During a recent 10-day trip to Sweden to cover a pair of poker runs, I didn’t see one brand-new high-performance V-bottom or catamaran. In fact, I’m reasonably sure that the newest boat I encountered was a 2014 Outerlimits SL 44 that transported my hosts and me on an unforgettable day trip into the Stockholm Archipelago.
That doesn’t mean the Northern European go-fast powerboat market—and with a region leading six to seven poker runs a year Sweden presents a solid baseline for comparison—is necessarily “behind” the United States market, where it all begins. There are far more used performance boats on the water here, too, than 2017 and 2018 model-year products.
Just take a look at the images from last weekend’s Offshore Powerboat Association Traverse City Invitational Poker Run in Michigan. Now, count the 2017 and 2018 new model-year catamarans and V-bottoms in those photos. Then do the same thing with the Boyne Thunder Poker Run—also in Michigan—and the 1,000 Islands Charity Poker Run in New York.
Three of the summer’s hottest were downright loaded with older boats, right?
Hey, I dig the new stuff as much as you do, maybe even a little more because it moves the needle in reporting and coverage. But the simple truth is that new catamaran and V-bottom builds, with the exception of performance center consoles and sport catamarans, are fewer and farther between.
For any number of reasons including astronomical import duties, higher ownership costs such as fuel—about eight dollars a gallon in much of Northern Europe—and so on pre-owned boats make more economic sense than brand-new offerings across the pond. (Southern Europe, the playground of the uber-wealthy, presents a noteworthy exception, particularly for the Cigarette Racing Team brand.) When the barrier to entry and ongoing participation costs are higher, it makes sense to spend less for an asset on which someone else—meaning the original buyer—already has taken the biggest depreciation hit.
Yes, the European performance-boat market is smaller than ours. And—so what?
Which brings me back to the 44-foot Outerlimits, powered by a pair of Mercury Racing 1350 engines, that transported my hosts and me to the 33,000-island Swedish gateway to the Baltic Sea. Carl-fredrik Söderberg, a Stockholm-based businessman whose last boat was a pre-owned Cigarette 39’ Top Gun powered by twin Mercury Racing 1075 SCi engines, took delivery of the SL 44 a little more than four weeks ago. (His 39-footer went to another Swedish powerboat enthusiast.)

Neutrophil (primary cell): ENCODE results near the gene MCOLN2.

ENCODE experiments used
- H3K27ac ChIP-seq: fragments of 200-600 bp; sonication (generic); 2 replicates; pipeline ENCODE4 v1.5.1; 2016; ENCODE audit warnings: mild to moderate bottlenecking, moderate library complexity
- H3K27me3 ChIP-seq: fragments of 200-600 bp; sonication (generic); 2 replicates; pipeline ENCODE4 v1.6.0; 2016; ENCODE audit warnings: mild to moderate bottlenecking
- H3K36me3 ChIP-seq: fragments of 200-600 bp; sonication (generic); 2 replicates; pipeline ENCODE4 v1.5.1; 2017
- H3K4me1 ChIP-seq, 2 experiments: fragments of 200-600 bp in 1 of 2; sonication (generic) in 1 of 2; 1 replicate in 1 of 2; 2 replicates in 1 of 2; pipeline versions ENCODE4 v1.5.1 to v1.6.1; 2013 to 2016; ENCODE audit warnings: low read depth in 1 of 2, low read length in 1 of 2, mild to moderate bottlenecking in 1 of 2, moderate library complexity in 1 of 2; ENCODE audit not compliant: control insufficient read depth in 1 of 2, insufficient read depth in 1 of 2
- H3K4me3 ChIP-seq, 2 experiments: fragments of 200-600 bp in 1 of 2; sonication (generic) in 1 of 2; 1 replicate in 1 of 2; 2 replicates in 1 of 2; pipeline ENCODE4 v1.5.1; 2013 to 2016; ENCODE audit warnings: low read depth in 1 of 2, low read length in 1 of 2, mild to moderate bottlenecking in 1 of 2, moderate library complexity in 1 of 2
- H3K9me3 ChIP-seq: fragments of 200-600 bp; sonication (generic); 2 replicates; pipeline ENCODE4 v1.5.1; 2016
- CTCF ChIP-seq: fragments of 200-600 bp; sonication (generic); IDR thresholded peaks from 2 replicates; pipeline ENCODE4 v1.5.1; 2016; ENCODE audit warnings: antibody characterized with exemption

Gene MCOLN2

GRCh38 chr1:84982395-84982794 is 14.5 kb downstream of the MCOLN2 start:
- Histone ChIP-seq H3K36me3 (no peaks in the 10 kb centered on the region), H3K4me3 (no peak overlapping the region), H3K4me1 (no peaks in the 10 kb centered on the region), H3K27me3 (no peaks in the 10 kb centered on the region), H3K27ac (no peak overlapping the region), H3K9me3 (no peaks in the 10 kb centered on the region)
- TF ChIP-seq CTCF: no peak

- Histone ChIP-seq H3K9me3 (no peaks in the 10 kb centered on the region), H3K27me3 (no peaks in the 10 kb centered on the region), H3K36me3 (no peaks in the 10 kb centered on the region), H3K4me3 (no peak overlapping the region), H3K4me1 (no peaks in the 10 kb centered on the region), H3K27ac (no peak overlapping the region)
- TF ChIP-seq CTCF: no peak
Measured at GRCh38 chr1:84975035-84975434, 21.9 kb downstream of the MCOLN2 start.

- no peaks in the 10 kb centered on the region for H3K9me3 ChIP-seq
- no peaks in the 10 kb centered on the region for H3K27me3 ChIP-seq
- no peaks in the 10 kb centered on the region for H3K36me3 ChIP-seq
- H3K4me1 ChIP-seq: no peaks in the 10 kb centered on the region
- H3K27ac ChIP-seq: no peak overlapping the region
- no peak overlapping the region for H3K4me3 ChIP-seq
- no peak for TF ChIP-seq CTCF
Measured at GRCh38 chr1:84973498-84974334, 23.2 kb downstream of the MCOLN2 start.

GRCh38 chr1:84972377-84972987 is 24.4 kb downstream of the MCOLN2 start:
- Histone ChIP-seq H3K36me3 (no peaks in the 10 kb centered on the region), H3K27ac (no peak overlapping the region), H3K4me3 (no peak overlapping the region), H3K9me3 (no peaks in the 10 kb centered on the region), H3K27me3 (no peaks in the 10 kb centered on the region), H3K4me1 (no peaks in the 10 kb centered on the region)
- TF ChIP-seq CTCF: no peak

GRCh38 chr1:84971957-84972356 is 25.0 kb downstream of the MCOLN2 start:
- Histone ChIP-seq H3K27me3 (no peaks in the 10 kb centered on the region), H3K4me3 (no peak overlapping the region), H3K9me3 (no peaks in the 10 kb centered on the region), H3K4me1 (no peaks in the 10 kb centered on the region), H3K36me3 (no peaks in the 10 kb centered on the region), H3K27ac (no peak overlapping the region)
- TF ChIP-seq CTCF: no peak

Looking for a new (to him) ride, Söderberg reached out to Dan Kleitz at Outerlimits. Kleitz, in turn, helped him find the 44-footer, which was for sale by its Lake of the Ozarks, Mo.-based owner. In turn, that owner ordered a new 50-foot Outerlimits, which currently is under construction, from the Bristol, R.I., company.
Like every performance-boat owner I met in Sweden, Söderberg has a passion for the hobby that rivals that of his North American counterparts. The guy lives it and breathes it, and he’s damn good behind the wheel. Trust me when I tell you that he’s not looking forward to the fast-approaching end of the Swedish boating season.
Plus, Söderberg already is gently floating the idea of his replacing his SL 44 with its previous owner’s new 50-foot Outerlimits should it come on the market in the next few years. It’s a notion that gets his longtime partner Åsa Wahlström’s eyes rolling.
The point of all this? Not only does the European market for pre-owned U.S.-built powerboats bring them across the Atlantic and fuel passion there, it helps fuel new- and used-boat sales right here.
Matt Trulio is an award-winning journalist who has covered the high-performance powerboat world since 1995. He wrote for Powerboat magazine for 17 years and was the magazine’s editor at large until it ceased publication in 2011. Trulio is the founder, editor-in-chief and publisher of speedonthewater.com, a daily news site that covers the high-performance powerboat realm. He’s also the former editor of Sportboat magazine.